Yet we decided to serve a glass of wine to our children at Thanksgiving and Christmas dinner starting at 14 or 15. We did it to show our acceptance for it in a social setting and that it wasn’t a “forbidden fruit.” All are now responsible drinkers. Did they ever over indulge when they were younger? Of course. But they knew there was a history of alcohol abuse in their families and it tempered their behavior, as it had tempered ours.

Those promoting strict anti drinking laws are the same “drys” that brought us Prohibition, the greatest social experiment disaster this country has seen. They just have different faces now. It was done with the best of intentions but gave us the worst of results.

Monday, August 25, 2008

NY Times public editor Clark Hoyt, a joke

Clark Hoyt is the New York Times’ third public editor and by far its worst.

The position of public editor was created after the Jayson Blair scandal, where a minority reporter was coddled and criticism of his questionable stories ignored. The scandal exploded in 2003 when a former coworker complained he had plagiarized her stories. She was proven correct and a subsequent investigation showed almost half of Blair’s most recent stories were fraudulent. The two top editors of the Times resigned and the committee investigating the breakdown recommended the position of public editor be established to prevent further journalistic lapses. The first was Daniel Okrent who did a decent job but never fully felt his oats until his final column which was his best, including tidbits such as these:

Op-Ed columnist Paul Krugman has the disturbing habit of shaping, slicing and selectively citing numbers in a fashion that pleases his acolytes but leaves him open to substantive assaults. Maureen Dowd was still writing that Alberto R. Gonzales "called the Geneva Conventions 'quaint' " nearly two months after a correction in the news pages noted that Gonzales had specifically applied the term to Geneva provisions about commissary privileges, athletic uniforms and scientific instruments. And this: Last July, when I slapped the headline "Is The New York Times a Liberal Newspaper?" atop my column and opened the piece with the catchy one-liner "Of course it is," I wasn't doing anyone - the paper, its serious critics, myself - any favors. I'd reduced a complex issue to a sound bite. And this: Reader Steven L. Carter of Bala Cynwyd, Pa., asks, If "Tucker Carlson is identified as a conservative" in The Times, then why is "Bill Moyers just, well, plain old Bill Moyers"? Good question.

Byron Calame, was the next and a true professional. As his two year stint went on, he became even better. He publicly called Publisher Sulzberger and XE Keller to task when they refused to discuss the timing of the Risen and Lichtblau story on warrantless eavesdropping. He eventually deemed the Times wrong for its story (buried it at the end of his article) exposing the sharing of European SWIFT banking data with the US. But his best was the evisceration of a NY Times Magazine pro-abortion piece accusing El Salvador’s courts of sentencing a woman to 30 years in prison for having had an abortion. She was in reality convicted and sentenced for infanticide of a fully born and breathing infant, which testimony and the court’s decision sustained. And a fact the Magazine editors missed.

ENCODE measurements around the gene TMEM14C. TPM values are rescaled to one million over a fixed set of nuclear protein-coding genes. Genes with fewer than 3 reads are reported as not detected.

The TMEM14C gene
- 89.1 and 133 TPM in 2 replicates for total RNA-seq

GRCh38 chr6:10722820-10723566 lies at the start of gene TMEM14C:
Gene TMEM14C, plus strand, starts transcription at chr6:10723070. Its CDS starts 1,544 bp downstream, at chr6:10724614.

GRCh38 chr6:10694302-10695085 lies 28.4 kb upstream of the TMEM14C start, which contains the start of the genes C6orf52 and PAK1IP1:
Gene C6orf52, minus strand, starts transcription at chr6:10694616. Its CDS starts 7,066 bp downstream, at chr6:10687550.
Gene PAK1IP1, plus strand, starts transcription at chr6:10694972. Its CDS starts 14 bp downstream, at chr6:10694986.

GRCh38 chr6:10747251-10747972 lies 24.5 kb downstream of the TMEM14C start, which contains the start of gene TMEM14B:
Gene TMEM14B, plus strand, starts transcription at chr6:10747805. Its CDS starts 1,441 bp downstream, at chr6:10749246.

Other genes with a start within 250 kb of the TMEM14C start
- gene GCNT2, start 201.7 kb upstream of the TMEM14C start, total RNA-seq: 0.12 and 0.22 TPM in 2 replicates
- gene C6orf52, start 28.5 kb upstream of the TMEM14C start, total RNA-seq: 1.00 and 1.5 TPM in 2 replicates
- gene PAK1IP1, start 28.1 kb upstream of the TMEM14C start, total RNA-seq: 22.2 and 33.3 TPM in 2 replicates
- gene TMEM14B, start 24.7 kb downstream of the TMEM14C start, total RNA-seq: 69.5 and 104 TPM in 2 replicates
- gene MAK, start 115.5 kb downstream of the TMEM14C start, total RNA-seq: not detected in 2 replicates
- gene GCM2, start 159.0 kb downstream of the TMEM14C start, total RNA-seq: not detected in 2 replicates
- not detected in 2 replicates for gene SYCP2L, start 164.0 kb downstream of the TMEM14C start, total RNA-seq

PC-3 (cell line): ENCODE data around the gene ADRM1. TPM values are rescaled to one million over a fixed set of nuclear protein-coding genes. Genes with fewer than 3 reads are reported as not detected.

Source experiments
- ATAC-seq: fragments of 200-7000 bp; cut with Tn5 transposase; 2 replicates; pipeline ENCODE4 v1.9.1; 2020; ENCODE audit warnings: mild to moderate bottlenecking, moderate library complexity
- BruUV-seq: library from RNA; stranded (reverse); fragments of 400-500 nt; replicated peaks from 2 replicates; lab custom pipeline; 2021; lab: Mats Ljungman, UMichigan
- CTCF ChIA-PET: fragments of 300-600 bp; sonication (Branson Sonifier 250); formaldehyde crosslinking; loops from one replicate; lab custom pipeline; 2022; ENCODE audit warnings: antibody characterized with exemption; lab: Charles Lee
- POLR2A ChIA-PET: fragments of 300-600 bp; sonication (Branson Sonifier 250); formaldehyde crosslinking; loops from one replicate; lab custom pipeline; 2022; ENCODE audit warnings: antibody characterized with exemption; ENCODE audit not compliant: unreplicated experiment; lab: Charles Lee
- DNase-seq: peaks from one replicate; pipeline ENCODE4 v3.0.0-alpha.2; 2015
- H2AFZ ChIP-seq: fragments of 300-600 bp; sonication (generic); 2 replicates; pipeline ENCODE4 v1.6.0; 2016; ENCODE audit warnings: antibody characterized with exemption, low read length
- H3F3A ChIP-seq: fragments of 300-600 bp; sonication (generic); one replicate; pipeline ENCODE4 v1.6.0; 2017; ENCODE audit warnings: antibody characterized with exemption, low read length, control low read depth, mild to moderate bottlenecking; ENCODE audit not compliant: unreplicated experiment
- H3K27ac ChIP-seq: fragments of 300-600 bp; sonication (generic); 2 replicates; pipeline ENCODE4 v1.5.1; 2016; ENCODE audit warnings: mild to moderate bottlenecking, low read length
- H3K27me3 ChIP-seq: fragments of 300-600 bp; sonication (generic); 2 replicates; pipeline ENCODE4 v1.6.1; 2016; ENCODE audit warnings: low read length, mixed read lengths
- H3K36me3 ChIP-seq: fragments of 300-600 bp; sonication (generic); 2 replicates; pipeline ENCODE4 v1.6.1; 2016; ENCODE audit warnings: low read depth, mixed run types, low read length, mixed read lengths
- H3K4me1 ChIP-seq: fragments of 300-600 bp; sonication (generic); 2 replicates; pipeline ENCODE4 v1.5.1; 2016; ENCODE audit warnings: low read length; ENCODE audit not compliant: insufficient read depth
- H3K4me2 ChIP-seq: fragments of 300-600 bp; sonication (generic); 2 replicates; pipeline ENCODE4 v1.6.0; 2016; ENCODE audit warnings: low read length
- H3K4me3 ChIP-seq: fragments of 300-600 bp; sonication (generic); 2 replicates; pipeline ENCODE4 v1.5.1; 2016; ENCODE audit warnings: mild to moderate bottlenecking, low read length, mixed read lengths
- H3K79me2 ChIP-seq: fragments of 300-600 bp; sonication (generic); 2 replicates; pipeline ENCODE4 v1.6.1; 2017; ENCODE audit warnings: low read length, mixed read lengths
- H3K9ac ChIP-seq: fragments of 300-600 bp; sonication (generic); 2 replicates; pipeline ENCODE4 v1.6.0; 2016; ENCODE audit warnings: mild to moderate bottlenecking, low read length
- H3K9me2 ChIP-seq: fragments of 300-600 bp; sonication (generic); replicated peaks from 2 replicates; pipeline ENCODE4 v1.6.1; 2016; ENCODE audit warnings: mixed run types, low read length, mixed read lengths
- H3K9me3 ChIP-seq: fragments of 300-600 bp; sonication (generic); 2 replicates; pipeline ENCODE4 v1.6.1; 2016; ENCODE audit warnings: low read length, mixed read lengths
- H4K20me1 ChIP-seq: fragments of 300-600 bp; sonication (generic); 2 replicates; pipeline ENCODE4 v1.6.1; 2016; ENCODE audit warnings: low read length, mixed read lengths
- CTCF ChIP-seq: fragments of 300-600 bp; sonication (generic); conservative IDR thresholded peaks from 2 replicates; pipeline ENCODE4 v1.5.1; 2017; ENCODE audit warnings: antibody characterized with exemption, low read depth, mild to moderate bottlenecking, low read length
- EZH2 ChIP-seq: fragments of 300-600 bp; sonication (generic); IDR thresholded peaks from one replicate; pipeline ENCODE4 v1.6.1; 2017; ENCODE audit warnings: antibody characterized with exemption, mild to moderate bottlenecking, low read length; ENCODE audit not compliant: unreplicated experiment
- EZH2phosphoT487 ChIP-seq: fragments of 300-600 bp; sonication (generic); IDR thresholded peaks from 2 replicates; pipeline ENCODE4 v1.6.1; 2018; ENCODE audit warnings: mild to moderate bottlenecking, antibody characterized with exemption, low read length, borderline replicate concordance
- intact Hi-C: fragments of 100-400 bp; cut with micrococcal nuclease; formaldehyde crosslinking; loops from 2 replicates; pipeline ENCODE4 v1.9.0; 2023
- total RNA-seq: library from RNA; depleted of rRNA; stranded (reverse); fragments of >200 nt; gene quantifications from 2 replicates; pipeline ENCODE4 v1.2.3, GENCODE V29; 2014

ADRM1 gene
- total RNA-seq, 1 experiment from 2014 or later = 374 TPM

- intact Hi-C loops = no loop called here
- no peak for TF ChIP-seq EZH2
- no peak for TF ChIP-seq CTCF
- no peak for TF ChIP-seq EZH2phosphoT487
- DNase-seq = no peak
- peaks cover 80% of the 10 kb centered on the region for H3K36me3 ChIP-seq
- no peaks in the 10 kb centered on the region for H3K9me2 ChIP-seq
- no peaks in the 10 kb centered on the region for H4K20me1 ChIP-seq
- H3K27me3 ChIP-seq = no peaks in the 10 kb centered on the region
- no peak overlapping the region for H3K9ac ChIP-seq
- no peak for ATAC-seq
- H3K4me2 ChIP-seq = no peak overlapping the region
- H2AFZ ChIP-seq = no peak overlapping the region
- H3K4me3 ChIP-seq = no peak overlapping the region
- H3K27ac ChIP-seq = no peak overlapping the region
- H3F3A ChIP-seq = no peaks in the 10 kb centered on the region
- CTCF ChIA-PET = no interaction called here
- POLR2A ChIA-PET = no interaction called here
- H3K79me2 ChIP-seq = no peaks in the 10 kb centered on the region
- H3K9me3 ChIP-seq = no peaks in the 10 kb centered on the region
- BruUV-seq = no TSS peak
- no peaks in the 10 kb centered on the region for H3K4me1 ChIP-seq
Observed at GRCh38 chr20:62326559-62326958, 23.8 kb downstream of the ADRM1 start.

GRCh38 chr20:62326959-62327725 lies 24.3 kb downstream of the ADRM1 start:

While Calame was doing his digging on this story, rumors began to circulate inside and outside of the Times’ newsroom that he would be fired and/or the public editor’s position eliminated. You can sense the hostility he encountered by reading his description of the stonewalling and denial from senior editors. But he survived to complete his term. 

Then came Clark Hoyt. His almost weekly columns are filled with interviews with senior editors justifying all sorts of controversial stories. There are puff pieces on the Times’ fairness in the number of stories given to the different political candidates. On occasion he will plead guilty for the Times for an inconsequential faux pas, such as the Times having been duped, along with hundreds of other papers, by a photographer who claimed to have taken the famous picture of John John Kennedy saluting his father’s casket.

But when it comes to the more substantive items, such as publishing the name of Khalid Sheik Mohammed’s interrogator, despite pleas from the CIA Director for his safety, the Times is always right.

Two recent ones got my blood boiling. They were the Times’ justification for publishing photos the bodies of Marines killed in combat and rationalizing the lack of interest and coverage of the John Edward’s affair. On these two I wrote him to disagree, but my letters weren’t published. I really didn’t expect them to be. I’ll share them here.

I have to take exception to your analysis of this story and here’s why. As you know death is faced daily by combat troops in Iraq. These folks know the risks. But they do it with the hope that in death, they will be treated with respect. Marines have a saying, “Marines always come home.” By that, they mean they don’t leave their dead on the battlefield as other services do. Often under fire and at great risk, they will bring back a fallen buddy to do honor to him.

At the time of the Zoriah Miller story, we had a police officer killed in the line of duty here in Fort Myers, Florida. He was killed breaking up a fight between a young man and his girlfriend. The killer pointed a revolver in the policeman’s face and pulled the trigger. The paper described the scene as grisly and bloody. No pictures were taken, no pictures appeared in the paper. No pictures were posted on anyone’s website. Common decency prevented it. This begs the question. Does the New York Times routinely print pictures of dead New York City policemen? What would happen if you did? There is an analogy here.